Donte Stallworth was on his morning commute last month, a five-block morning ritual in this attempt at a new life, when he walked past the White House’s north lawn. He smiled as he recalled an old memory.
Back in his old life — way, way back — when he was a football player, he and his University of Tennessee teammates were national champions and guests at the White House. Stallworth, a talented freshman wide receiver, hadn’t played that 1998 season, sitting out as a redshirt, but he joined his team anyway as it presented President Bill Clinton and Vice President Al Gore with orange Volunteers jerseys.
That was August 1999, and back then Stallworth was just an 18-year-old with his future in front of him, a kid with a small role in something big. “Life,” he said, looking back on this November morning, “as a rookie.”
Stallworth, now 34, went on to become a star at Tennessee, a first-round pick in the 2002 NFL draft, and a 10-year NFL veteran scarred and stigmatized by a reckless mistake that left one man dead . But as he walked west on Pennsylvania Avenue, his thumbs looped around backpack straps as he waited to cross 17th Street NW, Stallworth is a rookie again — trying to make that difficult and unnerving transition from NFL life into the real world.
Three months ago, the Huffington Post, the internationally known Web site, named Stallworth as one of its national security fellows, a six-month internship of sorts that exposes hopeful journalists to the basics of reporting. He attends news conferences and forums, conducts interviews and writes stories, goes to budget meetings and works with editors who, at least for a while, found it difficult to look beyond Stallworth’s past. “I’m editing somebody who was [once] on my fantasy team,” senior politics editor Sam Stein said.
Stallworth is, beneath so many other labels, a news junkie with strong opinions he has had no problem sharing over the past five years, for better or worse. During an era in which ex-athletes make headlines for blowing great fortunes and making life-altering mistakes, bouncing without purpose as they seek a new identity after their retirement, Stallworth believes he has found his new calling.
“I never wanted to be defined by one thing,” said Stallworth, who, six years after signing a contract with the Cleveland Browns that guaranteed him $10 million, now earns $10 per hour.
Before this Monday’s shift began, he stopped for a mocha and an egg sandwich. He waved at an employee who recognized Stallworth from his NFL days, and he sat and took a bite when his phone buzzed.
“Holy [expletive],” he said. “Chuck Hagel’s stepping down.” Stallworth read an inter-office e-mail about how the resignation of the Secretary of Defense would be covered, curious if the plan would include him. “Give me a second,” he said, chewing as he consumed the words.
Fifteen months ago, Stallworth still saw himself as a football player, even after the Washington Redskins cut him during the preseason. He kept training as he always had, rising at 7 a.m. and immediately hitting the gym. Like many ex-players, denial was the prevailing emotion after his football career ended. He was certain the phone would ring with another contract offer.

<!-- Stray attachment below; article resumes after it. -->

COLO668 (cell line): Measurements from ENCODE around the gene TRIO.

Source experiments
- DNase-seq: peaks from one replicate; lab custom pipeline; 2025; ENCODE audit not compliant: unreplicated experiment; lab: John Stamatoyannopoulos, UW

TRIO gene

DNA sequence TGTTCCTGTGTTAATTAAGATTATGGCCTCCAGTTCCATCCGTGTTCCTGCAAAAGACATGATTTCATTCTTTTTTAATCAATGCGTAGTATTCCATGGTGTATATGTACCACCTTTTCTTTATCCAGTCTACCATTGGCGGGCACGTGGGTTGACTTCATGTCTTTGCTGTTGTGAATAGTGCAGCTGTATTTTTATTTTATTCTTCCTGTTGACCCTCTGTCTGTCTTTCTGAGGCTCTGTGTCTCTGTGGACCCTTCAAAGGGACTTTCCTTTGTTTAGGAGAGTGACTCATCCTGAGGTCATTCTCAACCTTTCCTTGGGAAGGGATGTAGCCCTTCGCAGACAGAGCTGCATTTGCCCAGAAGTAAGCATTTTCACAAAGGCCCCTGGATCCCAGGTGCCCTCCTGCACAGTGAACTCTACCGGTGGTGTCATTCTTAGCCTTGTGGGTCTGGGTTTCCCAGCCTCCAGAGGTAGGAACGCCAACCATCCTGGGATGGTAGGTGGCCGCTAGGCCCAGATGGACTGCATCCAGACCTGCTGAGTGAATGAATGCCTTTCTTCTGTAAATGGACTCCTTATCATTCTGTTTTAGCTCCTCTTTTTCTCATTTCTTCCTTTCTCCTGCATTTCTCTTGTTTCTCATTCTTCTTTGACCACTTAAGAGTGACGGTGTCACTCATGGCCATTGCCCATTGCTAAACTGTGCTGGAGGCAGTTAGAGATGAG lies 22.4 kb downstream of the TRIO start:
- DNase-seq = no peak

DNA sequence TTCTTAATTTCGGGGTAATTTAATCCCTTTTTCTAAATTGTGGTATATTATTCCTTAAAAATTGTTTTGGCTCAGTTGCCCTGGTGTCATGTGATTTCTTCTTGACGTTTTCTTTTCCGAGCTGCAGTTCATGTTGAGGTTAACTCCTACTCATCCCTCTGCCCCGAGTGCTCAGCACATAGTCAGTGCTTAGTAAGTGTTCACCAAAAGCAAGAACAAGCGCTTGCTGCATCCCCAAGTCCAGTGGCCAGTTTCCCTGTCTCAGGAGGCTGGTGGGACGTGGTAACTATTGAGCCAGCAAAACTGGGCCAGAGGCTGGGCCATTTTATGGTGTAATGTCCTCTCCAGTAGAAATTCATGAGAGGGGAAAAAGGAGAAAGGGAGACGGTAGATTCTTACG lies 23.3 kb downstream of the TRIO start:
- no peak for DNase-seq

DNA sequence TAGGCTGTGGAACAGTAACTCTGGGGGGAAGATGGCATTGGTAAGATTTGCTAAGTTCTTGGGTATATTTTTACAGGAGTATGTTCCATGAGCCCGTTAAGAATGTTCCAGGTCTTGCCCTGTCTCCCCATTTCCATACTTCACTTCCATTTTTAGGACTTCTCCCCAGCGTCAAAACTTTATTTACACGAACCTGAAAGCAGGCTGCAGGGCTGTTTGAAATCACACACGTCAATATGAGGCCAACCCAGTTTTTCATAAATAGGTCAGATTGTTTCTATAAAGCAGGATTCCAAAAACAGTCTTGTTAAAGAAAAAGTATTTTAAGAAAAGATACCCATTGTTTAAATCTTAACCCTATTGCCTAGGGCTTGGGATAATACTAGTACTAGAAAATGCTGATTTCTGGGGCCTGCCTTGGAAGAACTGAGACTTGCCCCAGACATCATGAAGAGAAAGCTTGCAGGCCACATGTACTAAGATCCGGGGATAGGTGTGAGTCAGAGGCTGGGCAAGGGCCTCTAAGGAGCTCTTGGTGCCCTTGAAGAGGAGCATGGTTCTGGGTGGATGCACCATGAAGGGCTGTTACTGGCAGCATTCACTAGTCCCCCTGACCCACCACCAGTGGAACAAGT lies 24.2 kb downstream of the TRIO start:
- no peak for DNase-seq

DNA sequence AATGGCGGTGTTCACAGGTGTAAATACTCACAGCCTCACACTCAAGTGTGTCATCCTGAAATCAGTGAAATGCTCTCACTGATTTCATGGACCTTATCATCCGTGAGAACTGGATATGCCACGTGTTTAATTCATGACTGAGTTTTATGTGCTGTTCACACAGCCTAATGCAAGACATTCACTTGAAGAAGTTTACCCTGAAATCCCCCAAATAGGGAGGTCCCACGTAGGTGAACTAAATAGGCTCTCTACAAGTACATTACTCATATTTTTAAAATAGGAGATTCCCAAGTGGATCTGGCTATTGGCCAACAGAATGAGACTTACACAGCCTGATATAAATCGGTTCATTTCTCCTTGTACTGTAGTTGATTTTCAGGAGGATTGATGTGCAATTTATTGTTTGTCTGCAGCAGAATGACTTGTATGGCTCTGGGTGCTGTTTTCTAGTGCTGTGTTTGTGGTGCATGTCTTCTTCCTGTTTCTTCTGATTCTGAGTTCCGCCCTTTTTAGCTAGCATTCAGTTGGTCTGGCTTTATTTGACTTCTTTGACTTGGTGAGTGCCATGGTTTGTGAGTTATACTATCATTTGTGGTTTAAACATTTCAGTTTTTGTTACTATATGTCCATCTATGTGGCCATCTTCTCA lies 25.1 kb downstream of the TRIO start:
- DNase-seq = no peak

Since he was an 11-year-old in California, Stallworth had identified as a football player, though he liked to think of himself as more complex. He studied psychology at Tennessee and came to enjoy writing and architecture and politics, later keeping a daily journal and, during meals at a team’s practice facility, turning one television from sports highlights and debate shows to cable news. He indulged his teammates with endless discussions about the issues of the day: Obamacare, America’s racial disparity, government surveillance programs.
“I’m sitting there, like: ‘The hell are you talking about?’ ” said Washington tight end Niles Paul, a former teammate of Stallworth’s and still a friend. “But he makes you question certain things. It challenges you as a man.”
Those interests, though, were hobbies and little more. Stallworth wore a helmet and caught footballs for a living, feeding his ego and fattening his bank account. He bought a house for his mother, bought expensive cars and, without fail, picked up the night’s dinner or bar tab, no matter how many friends brought friends. “You feel like it’s bottomless,” said Stallworth, who in 2008 signed a seven-year, $35 million contract with the Cleveland Browns.
During the early-morning hours of March 14, 2009, Stallworth awoke to his ringing phone. Friends were celebrating a birthday at a Miami bar, and Stallworth was in a festive mood, too: A day earlier, he had earned a $4.5 million roster bonus from the Browns. He joined the group, ordering a bottle of Patron for the table and draining tequila shots with his friends. After driving home and sleeping for a short while, he awoke and went in search of food, speeding in his 2005 Bentley down the MacArthur Causeway when a 59-year-old pedestrian raced across the road to catch a bus. “I’m thinking he’s going to stop,” Stallworth recalled. “He didn’t stop.”
The Bentley hit the man, a crane operator named Mario Reyes, killing him, and a test showed Stallworth’s blood-alcohol content was .126, above Florida’s .08 legal limit. Stallworth eventually pleaded guilty to DUI manslaughter. He served 24 days of a 30-day jail sentence, had his driver’s license suspended for life and was suspended from the NFL without pay for the 2009 season. He later avoided a civil lawsuit by settling with Reyes’s family for an undisclosed sum.
He said recently that no punishment was as severe as the guilt that he still feels, imagining Reyes’s children growing up without their father. “You don’t want to live with what I live with,” said Stallworth, who has spent much of the past five years trying to atone further for his lapse in judgment, speaking to NFL rookies last summer about the dangers of drunken driving.
When Stallworth was reinstated, the Browns terminated his contract, turning Stallworth into an NFL drifter. He signed with Baltimore but broke his foot in the preseason. He turned 30. He grew slower. His reaction times diminished. The Ravens didn’t re-sign him. He joined Washington, which cut him after the 2011 season. He injured his hamstring. New England signed him and, after a foot injury ended his season after just one game, he did not return to the Patriots. Coaches’ promises, a source of hope, turned dim and desperate. Washington released him after training camp last year, but Coach Mike Shanahan told him to keep in shape and close to the phone.